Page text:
I too have clay soil and the water runs off it so I've been digging out all my paths and using carpet underlay as a weed mat then mulching over the top. The underlay acts as a sponge and so my paths are staying relatively moist and gives an opportunity for plants to spread their root systems.

Also another idea that I am currently trying is to bury my worm farm underground and it has many holes in the sides for worms to tunnel in and out of the soil. Worm castings underground are a good way to improve water retention in the soil. So far this idea is working fine, I have many worms traveling through the soil to deposit their castings and they feed in the laundry hamper I buried.
michael wuest


Joined: Apr 01, 2012
Posts: 9
Hi Peta, (Petra?) evaporation is a huge problem where we are, thats why i d like to cover the soil with wood chips in the beginning, once i have a living carpet of shrubs and greenery that might not be necessary any more,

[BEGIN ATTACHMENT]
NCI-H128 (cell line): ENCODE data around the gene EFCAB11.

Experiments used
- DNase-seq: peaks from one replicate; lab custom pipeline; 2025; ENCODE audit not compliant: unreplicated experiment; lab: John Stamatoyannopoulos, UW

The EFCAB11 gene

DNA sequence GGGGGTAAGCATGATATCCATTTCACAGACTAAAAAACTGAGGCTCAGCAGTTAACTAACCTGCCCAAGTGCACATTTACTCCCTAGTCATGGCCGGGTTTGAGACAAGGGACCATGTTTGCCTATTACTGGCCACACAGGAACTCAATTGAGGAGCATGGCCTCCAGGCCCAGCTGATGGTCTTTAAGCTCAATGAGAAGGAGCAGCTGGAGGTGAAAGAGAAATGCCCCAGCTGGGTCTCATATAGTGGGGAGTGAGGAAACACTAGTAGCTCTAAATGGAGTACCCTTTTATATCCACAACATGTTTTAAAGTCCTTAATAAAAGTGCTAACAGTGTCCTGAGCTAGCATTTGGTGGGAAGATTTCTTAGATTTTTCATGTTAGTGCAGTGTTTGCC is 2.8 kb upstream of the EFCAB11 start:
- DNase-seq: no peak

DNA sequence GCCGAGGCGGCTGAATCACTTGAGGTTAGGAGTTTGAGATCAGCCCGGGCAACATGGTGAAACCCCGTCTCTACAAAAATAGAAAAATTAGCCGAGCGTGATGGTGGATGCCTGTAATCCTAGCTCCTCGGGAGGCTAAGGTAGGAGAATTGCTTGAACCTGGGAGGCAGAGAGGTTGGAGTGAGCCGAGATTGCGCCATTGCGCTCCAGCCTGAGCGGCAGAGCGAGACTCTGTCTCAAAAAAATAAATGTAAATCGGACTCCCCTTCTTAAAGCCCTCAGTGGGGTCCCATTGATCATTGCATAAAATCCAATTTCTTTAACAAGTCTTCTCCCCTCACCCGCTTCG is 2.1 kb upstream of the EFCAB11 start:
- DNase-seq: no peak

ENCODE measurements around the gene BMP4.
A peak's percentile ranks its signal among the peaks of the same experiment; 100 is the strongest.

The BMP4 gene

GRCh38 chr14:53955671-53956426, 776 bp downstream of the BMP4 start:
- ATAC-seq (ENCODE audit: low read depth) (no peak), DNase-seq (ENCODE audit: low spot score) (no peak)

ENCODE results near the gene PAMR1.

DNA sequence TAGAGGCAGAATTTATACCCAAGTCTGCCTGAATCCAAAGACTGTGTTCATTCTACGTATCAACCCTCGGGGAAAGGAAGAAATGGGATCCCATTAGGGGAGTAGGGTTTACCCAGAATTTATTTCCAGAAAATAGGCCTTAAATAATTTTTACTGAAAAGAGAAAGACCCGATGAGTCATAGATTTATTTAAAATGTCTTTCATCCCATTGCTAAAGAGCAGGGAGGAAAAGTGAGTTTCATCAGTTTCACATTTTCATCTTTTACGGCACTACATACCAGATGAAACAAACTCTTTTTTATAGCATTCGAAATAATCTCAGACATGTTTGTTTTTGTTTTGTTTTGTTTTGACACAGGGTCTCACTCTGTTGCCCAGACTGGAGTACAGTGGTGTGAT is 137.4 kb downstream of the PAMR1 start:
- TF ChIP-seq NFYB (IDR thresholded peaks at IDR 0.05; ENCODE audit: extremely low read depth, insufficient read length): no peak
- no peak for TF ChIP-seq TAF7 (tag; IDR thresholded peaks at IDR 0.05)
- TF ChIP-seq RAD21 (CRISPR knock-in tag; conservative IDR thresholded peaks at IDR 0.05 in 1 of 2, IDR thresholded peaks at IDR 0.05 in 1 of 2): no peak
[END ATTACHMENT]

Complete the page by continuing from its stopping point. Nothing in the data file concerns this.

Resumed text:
also the water is actually not a problem, we got enough, but from the river and well, no rainfall worth mentioning here

i wonder if i dig out the paths between the hugelbeete a little deeper, fill it with weeds or mulch to store water and cover that with a layer of rocks and gravel so water can move where its soaked up best might be a good idea

that way i d have some decent paths to walk on and get through with a wheelbarrow, same time the ground would be covered, no evaporation and water stored beneath the stones

the worm farm is a great idea, i hope i can find some there, if not i ll have to get some from the atlas 500km up north

i love rain worms as we call them in germany, up there we got plenty and they turn sand and dirt into a wonderful soil very fast

thanks for the idea,

cheers

mike

Abe Connally


Joined: Feb 20, 2010
Posts: 1381